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Thursday, May 1, 2014


Come see us at Texas Frightmare Weekend 2014 - We'll be in the Made in Texas room, booth #175! We'll be screening World Premiere Trailers, making new friends, and promoting upcoming releases.
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Tuesday, April 1, 2014


Iron Man without Robert Downey Jr.? RDJ is Tony Stark...  but we may have to face facts - he's not going to do it forever.  A time will come when someone else plays the billionaire hero.  When that sad day comes, the question isn't who will replace him...  The question is, will you, the audience, accept the change?

In this era of remakes, re-boots, sequels, and adaptations, scarcely little new original content is created - instead, massive amounts of money are poured into remakes that cater to a pre-existing fan base. No movie franchise is complete without a Hollywood A-lister, commanding enormous salaries, driving budgets even higher. But is the "movie star" a necessary component for success in the market place? Or do audience just want a great story?

Back in the golden age of cinema, Hollywood studios sought out, discovered and curated movie "stars". And audiences loved them. But today the general sentiment seems to be that "Hollywood has run out of original ideas." And we keep seeing the same people over and over. Re-make after re-make. Sequel after sequel.  Certainly there is no lack of new talent to help these stories come to life. The independent film scene is flush with outstanding up and comers. But what the indy scene lacks is an audience. 

Independents lack an audience partly due to limited marketing budgets, limited distribution infrastructure, and limited press opportunities. Press opportunities are limited because bloggers know that a story about Iron Man will generate more hits that a story about an unknown indie. More hits = more ad revenue.

Ultimately, the trend of remakes and sequels will continue as long as audiences support those types of films. The bigger the budget, the more the studio will attempt to minimize risk... but typically the greatest creative achievements result from taking the biggest risks.  Will you, the audience support the risk takers? Next time you're out Redboxing or Netflixing, check out something with people you've never seen or heard of before. Then come back here and say what you liked or didn't like about it. Would Iron Man live on with a no name actor? Can content be king? Or will the star system, always, reign supreme?

Chad Thackston is an actor/producer living in Houston and can be seen in the upcoming Pickaxe Murders III, Dawn of the Crescent Moon and Killing Mr. Right.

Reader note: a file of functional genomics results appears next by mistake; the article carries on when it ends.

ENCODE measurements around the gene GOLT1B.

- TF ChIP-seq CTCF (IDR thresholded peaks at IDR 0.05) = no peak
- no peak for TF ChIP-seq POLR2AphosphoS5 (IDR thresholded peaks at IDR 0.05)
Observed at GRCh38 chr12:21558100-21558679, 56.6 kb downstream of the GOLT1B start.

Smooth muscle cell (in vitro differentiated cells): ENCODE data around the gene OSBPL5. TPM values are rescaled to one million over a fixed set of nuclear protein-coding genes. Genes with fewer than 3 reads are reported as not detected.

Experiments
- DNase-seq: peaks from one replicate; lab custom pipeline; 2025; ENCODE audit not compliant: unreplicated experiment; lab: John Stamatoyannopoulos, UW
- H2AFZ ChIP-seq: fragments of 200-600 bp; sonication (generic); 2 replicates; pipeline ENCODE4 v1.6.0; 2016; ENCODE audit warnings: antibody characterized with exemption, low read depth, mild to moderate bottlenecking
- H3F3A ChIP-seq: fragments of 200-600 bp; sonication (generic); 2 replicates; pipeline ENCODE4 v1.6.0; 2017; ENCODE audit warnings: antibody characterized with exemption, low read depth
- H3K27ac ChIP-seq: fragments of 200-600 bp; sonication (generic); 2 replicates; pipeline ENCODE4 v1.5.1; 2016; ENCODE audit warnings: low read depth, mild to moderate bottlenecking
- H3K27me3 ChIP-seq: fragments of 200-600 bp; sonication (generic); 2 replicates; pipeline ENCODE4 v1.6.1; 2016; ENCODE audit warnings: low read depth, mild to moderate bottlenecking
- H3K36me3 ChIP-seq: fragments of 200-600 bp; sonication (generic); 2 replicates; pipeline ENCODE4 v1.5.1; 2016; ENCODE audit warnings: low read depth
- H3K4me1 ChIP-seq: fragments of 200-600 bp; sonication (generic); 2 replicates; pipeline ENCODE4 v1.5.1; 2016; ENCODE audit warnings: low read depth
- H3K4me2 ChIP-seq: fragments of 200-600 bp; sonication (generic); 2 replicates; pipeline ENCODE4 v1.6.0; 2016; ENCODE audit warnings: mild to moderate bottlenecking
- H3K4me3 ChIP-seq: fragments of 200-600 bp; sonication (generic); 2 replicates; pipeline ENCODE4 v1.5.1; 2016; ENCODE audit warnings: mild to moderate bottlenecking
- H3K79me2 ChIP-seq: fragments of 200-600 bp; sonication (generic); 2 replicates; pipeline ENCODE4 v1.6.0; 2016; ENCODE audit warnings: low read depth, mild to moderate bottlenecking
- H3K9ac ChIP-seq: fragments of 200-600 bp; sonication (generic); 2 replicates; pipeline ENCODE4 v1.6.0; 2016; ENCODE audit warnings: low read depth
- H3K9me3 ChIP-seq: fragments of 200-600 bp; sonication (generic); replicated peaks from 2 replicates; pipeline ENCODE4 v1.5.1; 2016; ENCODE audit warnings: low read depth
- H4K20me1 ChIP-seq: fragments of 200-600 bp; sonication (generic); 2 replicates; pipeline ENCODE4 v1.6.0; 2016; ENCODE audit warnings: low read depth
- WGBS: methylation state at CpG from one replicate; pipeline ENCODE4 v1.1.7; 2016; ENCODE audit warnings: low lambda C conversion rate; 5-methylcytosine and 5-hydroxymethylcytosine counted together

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Saturday, March 8, 2014

BLAIR WITCH Director Edward Sanchez's BIGFOOT feature EXISTS, Starring SPIRIT CAMP's Denise Williamson, Picked Up by LIONSGATE at SXSW

One of the first sales to come out of SXSW is Eduard Sanchez's Bigfoot feature EXISTS, starring our very own Denise Williamson of SPIRIT CAMP! Lionsgate has acquired the North American rights to the new horror film that focuses on five friends struggling to survive this terrifying predator.

Director Sanchez says he's excited "to reboot Bigfoot for a new generation."

source: Deadline
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Saturday, October 12, 2013


Kerosene Films will be attending the Entertainment Merchant Association's Digital Media Pipeline Sept. 24 at the Skirball Cultural Center in Los Angeles. Please contact us at sales [at] to setup a meeting during the conference, and see how we can better serve your genre content needs.

What We Do:

-We build audiences for great genre content. Action, Sci-Fi, Horror. Our most recent title is a submarine action/thriller starring Eric Roberts.

-We support all of our titles with limited theatrical releases.

-We aggressively market via social media and online campaigns typically generating over 7 million online impressions.

-Our strategic partnership with SplatterFest (One of MovieMaker's top coolest horror festivals), provides content, community engagement, and national media coverage.

-We provide more personalized attention to both films and fans; constantly building community.

-We can deliver high quality mezzanine files encoded to EMA specs for digital distribution.

Who We Are:

-A company that loves to produce and distribute high concept genre content - Passionate about engaging  fans, building long term relationships and maximizing the convergence of entertainment and technology.

What We Want:

-To continually expand our digital output platforms, giving audiences the content they want, the way that they want it. 

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Friday, October 11, 2013


What if a weapon the size of a clock radio could take out an entire continent? What if that weapon was lost?

Deep Terror is a submarine action/thriller revolving around a crew of marine biologists battling a terrorist plot to recover the ultimate weapon of mass destruction - forced to choose between saving the ones they love, or saving mankind.

Currently filming!


Official Site